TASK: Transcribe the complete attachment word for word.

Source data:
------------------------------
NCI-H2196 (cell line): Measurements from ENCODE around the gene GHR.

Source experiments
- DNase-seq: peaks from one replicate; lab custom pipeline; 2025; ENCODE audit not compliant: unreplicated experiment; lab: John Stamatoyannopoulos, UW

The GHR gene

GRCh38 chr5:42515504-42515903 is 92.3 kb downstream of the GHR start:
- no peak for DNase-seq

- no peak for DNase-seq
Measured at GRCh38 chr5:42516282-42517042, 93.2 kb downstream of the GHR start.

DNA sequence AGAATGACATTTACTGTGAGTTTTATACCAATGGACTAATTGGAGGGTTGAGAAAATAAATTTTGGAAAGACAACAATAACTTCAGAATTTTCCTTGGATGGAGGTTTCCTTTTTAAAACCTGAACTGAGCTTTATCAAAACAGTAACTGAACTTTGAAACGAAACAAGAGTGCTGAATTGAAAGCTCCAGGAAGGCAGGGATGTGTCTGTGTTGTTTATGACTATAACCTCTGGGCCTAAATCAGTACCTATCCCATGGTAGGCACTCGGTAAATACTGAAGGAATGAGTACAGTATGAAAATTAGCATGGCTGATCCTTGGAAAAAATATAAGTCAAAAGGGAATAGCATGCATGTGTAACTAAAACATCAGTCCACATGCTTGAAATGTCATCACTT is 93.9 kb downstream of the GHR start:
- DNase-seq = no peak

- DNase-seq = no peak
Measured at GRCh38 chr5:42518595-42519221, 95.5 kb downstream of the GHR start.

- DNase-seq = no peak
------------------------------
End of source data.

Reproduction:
NCI-H2196 (cell line): Measurements from ENCODE around the gene GHR.

Source experiments
- DNase-seq: peaks from one replicate; lab custom pipeline; 2025; ENCODE audit not compliant: unreplicated experiment; lab: John Stamatoyannopoulos, UW

The GHR gene

GRCh38 chr5:42515504-42515903 is 92.3 kb downstream of the GHR start:
- no peak for DNase-seq

- no peak for DNase-seq
Measured at GRCh38 chr5:42516282-42517042, 93.2 kb downstream of the GHR start.

DNA sequence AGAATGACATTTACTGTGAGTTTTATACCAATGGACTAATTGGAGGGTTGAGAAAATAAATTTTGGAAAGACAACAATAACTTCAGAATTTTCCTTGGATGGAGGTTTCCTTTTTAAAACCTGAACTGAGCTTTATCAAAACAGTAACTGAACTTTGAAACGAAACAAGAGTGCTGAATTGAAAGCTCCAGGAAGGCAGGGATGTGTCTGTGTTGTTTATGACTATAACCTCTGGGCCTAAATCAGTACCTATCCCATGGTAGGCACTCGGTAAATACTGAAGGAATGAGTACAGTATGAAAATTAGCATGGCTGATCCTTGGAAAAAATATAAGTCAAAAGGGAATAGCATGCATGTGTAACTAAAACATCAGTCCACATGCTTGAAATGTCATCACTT is 93.9 kb downstream of the GHR start:
- DNase-seq = no peak

- DNase-seq = no peak
Measured at GRCh38 chr5:42518595-42519221, 95.5 kb downstream of the GHR start.

- DNase-seq = no peak